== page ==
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    All these stories of what you guys did don't matter to the law. You might have broken the law and got away with it, Moshe might choose his luck as well but to know if you are breaking the law or not you'll have to do some googling. "China knife law" then "Taiwan knife law" etc.

    Don't forget to update us on your findings!

    Have a safe trip and Lechayim!
     
  5. Bad Company

    Bad Company Loaded Pockets

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    Just don't .
     
  6. FLbeachbum

    FLbeachbum Loaded Pockets

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    Since we're gathering info could someone with experience (preferably recent) in Japan explain their knife laws? I was in Japan several years ago and carried a small multitool in my bag with no problems. I don't remember ever taking it out of my bag in public though.

    That was before I got into edc. It never occured to me at that time that something as simple as a pocket knife could get some people so worked up that there could actually be laws about it.

    I had another trip planed to Japan coming up in April that was cancelled by the person going with me. It may be back on now as a solo trip.
    I've always carried a SAK when I travel. Mostly to tighten screws in glasses and camera equipment and to open packages. Would this type of knife or a Swisstool really be an issue packed in checked luggage? I like to carry the Swisstool for its better quality and extra tools but it is kind of pricey and I don't want to lose it to security.
     
  7. aicolainen

    aicolainen Loaded Pockets

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    I think you are right about "not taking what you read on the internet as good fish", but I hold Moshe,s judgement in a higher regard than to expect that from him. Even if you read the laws concerning knives, there's often more to laws than what you can read in a pinch. How laws are interpreted and enforced can play a big role in how you could or should behave.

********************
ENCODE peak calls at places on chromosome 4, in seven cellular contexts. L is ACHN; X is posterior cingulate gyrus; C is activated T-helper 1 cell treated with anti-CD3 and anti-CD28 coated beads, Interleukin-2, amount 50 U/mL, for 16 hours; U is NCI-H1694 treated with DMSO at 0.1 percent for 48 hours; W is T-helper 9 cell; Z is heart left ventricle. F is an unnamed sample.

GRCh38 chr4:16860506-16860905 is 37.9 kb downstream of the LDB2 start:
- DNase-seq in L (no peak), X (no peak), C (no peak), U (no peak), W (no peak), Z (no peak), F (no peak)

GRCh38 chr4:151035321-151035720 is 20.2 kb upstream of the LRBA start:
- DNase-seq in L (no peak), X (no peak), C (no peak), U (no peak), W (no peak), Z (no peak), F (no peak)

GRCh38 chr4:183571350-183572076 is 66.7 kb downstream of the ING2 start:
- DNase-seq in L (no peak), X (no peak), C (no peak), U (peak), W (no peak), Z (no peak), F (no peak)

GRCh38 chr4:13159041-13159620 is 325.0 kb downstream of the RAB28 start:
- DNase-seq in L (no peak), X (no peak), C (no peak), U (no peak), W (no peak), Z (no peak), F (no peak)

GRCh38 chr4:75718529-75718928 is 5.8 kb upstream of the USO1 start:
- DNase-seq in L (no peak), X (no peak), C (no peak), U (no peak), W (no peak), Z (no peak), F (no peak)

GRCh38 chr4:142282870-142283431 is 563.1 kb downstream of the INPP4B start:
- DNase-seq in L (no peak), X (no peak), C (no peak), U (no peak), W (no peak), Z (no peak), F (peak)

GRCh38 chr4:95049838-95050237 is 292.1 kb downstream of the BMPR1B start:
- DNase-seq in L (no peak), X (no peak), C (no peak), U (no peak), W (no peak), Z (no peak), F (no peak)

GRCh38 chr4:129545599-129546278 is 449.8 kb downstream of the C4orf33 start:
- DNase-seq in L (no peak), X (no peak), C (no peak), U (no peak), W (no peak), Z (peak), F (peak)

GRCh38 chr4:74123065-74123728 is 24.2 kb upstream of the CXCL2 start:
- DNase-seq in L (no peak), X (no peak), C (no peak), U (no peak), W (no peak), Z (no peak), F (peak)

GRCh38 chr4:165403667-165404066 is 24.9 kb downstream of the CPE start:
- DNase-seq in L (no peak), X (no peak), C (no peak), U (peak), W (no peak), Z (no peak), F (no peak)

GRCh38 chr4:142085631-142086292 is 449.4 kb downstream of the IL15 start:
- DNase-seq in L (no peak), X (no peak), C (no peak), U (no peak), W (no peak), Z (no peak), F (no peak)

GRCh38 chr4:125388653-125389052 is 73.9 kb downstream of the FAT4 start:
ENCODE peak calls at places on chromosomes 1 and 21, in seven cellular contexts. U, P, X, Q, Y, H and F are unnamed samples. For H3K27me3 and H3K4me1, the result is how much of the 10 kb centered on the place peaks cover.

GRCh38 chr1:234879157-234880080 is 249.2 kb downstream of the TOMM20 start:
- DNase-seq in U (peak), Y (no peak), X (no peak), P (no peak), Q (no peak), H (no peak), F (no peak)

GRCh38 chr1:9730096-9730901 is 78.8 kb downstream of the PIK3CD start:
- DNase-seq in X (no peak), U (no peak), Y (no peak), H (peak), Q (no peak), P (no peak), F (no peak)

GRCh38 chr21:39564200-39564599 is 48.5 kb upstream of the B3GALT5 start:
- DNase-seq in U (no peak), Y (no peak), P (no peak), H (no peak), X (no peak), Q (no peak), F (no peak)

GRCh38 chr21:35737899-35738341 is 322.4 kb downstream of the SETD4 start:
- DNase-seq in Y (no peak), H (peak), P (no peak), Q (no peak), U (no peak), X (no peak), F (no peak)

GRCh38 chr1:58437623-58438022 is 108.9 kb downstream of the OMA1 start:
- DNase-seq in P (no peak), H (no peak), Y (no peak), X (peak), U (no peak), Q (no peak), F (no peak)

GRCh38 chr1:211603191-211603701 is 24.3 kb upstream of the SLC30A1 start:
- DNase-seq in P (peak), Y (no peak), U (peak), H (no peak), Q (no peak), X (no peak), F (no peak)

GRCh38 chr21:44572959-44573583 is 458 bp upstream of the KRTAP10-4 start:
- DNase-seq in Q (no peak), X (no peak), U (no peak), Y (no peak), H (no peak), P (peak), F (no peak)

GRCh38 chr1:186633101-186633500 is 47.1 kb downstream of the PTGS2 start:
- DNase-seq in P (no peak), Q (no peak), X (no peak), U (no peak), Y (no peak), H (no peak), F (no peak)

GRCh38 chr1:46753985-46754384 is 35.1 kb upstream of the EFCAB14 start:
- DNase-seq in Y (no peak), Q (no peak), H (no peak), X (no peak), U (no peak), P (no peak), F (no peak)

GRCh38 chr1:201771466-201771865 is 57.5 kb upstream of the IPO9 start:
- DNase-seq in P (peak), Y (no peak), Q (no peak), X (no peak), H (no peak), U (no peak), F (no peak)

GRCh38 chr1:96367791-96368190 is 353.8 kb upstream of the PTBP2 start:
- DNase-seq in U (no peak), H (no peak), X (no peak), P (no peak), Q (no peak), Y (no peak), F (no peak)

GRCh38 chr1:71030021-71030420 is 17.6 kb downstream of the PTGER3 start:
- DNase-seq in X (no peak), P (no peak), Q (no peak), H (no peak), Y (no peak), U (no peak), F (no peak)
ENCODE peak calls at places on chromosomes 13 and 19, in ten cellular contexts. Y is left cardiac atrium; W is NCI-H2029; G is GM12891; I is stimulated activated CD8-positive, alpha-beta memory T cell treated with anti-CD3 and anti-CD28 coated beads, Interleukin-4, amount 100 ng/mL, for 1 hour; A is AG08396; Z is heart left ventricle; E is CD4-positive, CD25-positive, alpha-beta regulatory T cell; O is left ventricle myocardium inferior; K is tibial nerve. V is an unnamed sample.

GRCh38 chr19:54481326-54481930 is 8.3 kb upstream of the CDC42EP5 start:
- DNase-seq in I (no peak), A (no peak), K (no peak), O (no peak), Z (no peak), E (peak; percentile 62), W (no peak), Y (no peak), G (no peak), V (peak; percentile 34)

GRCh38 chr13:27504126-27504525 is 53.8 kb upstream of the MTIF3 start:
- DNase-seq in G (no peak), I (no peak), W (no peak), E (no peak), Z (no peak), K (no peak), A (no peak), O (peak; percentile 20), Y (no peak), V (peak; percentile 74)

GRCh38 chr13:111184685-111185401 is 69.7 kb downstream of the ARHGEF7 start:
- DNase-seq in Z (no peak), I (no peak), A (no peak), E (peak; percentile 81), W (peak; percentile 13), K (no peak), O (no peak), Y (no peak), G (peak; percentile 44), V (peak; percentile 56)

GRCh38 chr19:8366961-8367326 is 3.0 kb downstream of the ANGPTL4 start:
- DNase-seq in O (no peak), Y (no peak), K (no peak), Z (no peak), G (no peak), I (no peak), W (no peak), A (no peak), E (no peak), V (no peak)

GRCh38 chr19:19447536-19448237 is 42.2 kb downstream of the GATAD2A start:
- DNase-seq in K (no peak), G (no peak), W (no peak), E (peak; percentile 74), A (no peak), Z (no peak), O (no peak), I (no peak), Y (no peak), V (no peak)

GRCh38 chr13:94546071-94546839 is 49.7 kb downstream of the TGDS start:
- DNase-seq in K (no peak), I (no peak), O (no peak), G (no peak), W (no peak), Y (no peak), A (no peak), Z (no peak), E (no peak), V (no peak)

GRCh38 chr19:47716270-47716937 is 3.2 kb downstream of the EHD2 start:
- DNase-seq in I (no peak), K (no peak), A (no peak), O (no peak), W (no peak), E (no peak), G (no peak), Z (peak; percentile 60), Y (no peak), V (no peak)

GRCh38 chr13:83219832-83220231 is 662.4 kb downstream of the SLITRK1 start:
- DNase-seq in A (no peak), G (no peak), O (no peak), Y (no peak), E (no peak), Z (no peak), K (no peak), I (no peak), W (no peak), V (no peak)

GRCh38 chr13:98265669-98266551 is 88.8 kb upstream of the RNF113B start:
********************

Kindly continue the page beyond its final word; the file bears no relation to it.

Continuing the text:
I could use my own country, Norway, as an example since most of you are not from here, and might not have been here at all.

    First of all, it's a mess. Several laws directly or indirectly affects what you can do with a knife.
    The laws as written (if you can find them all) seems pretty straight forward, and could even be interpreted as quite liberal. In reality though, it's all very mushy. As I understand, laws in the U.S. are very explicit, while laws around here leaves very much to the common sense of the police officer enforcing it.
    The problem with our approach is that you never really know. Common sense is not equally distributed, so where you are and who you meet plays a large part in what you're rights are. You never really know. Another problem with interpreted laws are that their meaning change with the society and political climate around us. With urbanization we see knives, weapons and "dangerous things" in general loosing their cultural foothold, and as more and more people view these items as treaths rather that tools, we se a slow and steady shift toward stricter interpretation over time.
    What's truly sad is that it undermines the concept of equality. While a person in one part of the country can open carry a large fixed blade in front of the police without reaction, another poor fellow in another part of the country can be prosecuted if a random search reveals a SAK in his backpack.

    I'm sure there are more countries around the world that are just as much of a legal morass as ours, or worse.